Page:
• Membrane lipid microviscosity;
  • lymphocytes;
  • cholesteryl hemisuccinate;
  • progesterone;
  • spontaneous abortion;
  • pregnancy

ABSTRACT: This study examines the relationship between membrane lipid microviscosity and susceptibility of villous trophoblast to lysis by natural cytotoxic cells.

Trophoblast-enriched cell suspensions prepared from term human placentae were treated with cholesteryl hemisuccinate (CHS)—a modulator of membrane lipid microviscosity. CHS-treated cells were more susceptible targets for natural lymphocyte cytotoxicity than were untreated controls. In binding experiments, increased binding of lymphocytes to CHS-treated target cells was found. Preincubation with progesterone prevented membrane rigidification by CHS. Progesterone, Cortisol, and estriol restored the impaired resistance of CHS-treated trophoblast cells to lysis.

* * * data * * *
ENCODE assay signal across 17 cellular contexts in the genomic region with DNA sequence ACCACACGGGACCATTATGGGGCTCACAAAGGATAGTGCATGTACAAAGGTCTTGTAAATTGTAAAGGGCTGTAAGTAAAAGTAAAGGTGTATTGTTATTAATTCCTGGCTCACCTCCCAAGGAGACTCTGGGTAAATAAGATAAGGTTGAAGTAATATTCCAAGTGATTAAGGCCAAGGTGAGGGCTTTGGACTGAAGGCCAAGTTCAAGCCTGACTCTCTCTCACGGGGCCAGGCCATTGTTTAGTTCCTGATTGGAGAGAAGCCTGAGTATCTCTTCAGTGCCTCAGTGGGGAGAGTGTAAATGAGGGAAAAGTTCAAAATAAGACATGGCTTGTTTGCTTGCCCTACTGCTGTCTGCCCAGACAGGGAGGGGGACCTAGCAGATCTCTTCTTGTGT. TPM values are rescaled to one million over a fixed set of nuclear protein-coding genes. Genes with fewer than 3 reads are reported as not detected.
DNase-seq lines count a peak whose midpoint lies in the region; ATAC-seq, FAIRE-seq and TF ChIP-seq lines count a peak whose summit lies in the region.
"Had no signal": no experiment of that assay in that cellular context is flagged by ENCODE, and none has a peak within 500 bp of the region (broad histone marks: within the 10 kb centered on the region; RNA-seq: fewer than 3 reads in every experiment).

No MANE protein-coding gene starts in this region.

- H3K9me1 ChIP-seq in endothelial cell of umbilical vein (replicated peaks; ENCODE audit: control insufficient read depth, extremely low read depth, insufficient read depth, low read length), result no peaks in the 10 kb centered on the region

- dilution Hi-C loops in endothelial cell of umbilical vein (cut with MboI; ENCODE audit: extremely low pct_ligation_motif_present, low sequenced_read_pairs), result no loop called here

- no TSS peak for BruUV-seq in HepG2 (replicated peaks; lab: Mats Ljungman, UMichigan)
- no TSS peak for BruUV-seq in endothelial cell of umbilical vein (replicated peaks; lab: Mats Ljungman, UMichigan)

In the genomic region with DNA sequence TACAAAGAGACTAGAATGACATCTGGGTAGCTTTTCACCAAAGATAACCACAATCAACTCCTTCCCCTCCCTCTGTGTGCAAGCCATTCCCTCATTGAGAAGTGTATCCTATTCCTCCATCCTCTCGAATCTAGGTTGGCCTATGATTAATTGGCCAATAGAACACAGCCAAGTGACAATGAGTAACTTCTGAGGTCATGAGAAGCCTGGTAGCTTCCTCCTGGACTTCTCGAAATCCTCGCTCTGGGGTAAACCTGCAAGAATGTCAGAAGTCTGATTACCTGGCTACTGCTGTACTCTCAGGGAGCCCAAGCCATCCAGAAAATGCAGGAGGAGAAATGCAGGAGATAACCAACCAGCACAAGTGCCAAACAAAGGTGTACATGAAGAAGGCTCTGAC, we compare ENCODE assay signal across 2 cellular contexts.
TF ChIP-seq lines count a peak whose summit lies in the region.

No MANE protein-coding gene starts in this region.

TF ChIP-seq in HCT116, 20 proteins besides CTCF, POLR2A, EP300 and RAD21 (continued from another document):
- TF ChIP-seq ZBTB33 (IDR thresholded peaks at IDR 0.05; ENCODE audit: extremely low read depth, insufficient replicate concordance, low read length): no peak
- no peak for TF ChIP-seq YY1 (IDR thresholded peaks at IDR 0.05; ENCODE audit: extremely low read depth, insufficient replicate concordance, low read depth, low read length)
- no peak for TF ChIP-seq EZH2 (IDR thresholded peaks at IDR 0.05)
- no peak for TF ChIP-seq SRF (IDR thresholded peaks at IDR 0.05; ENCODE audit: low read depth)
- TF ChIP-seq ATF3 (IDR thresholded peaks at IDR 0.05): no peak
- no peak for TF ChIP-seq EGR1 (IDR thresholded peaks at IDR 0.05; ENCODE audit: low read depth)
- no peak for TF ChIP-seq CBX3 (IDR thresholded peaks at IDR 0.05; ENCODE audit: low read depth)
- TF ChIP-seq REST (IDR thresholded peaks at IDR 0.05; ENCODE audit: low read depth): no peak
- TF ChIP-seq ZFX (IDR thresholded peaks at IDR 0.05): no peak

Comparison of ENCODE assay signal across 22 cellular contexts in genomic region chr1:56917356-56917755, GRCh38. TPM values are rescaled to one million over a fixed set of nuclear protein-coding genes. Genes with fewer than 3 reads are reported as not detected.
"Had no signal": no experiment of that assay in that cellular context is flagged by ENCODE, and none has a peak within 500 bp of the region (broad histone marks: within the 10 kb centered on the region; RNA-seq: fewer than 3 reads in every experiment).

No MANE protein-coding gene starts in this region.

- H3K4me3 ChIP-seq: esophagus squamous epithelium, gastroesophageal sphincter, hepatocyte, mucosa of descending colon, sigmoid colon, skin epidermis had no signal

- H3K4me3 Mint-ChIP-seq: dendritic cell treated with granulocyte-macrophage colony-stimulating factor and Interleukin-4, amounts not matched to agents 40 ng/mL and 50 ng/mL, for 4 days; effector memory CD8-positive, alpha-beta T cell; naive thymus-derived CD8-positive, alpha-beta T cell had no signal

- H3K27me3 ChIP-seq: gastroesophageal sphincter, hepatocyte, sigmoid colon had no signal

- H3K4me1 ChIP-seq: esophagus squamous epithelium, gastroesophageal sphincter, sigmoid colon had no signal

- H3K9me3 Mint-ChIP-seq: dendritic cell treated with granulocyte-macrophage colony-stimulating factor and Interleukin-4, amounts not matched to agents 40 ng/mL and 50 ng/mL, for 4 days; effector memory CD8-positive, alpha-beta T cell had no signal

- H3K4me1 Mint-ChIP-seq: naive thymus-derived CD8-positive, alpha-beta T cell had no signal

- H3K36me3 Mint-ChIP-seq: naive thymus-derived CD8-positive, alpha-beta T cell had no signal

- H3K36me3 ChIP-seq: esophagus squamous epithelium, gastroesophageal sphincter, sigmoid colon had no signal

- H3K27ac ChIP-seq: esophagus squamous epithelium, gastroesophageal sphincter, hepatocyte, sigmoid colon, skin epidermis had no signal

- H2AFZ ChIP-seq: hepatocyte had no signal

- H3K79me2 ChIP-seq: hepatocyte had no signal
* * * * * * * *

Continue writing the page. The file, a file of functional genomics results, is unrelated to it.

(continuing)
We determined microviscosity and progesterone concentration in villous surface membranes, prepared from placentae from idiopathic spontaneous abortions and normal first-trimester pregnancies.

An inverse relationship was found between progesterone content and microviscosity of the membranes. Microviscosity of the membranes from abortion placentae was significantly higher (P < .01) and progesterone concentration was significantly lower (P < .001) than those in the membranes of normal first trimester placentae.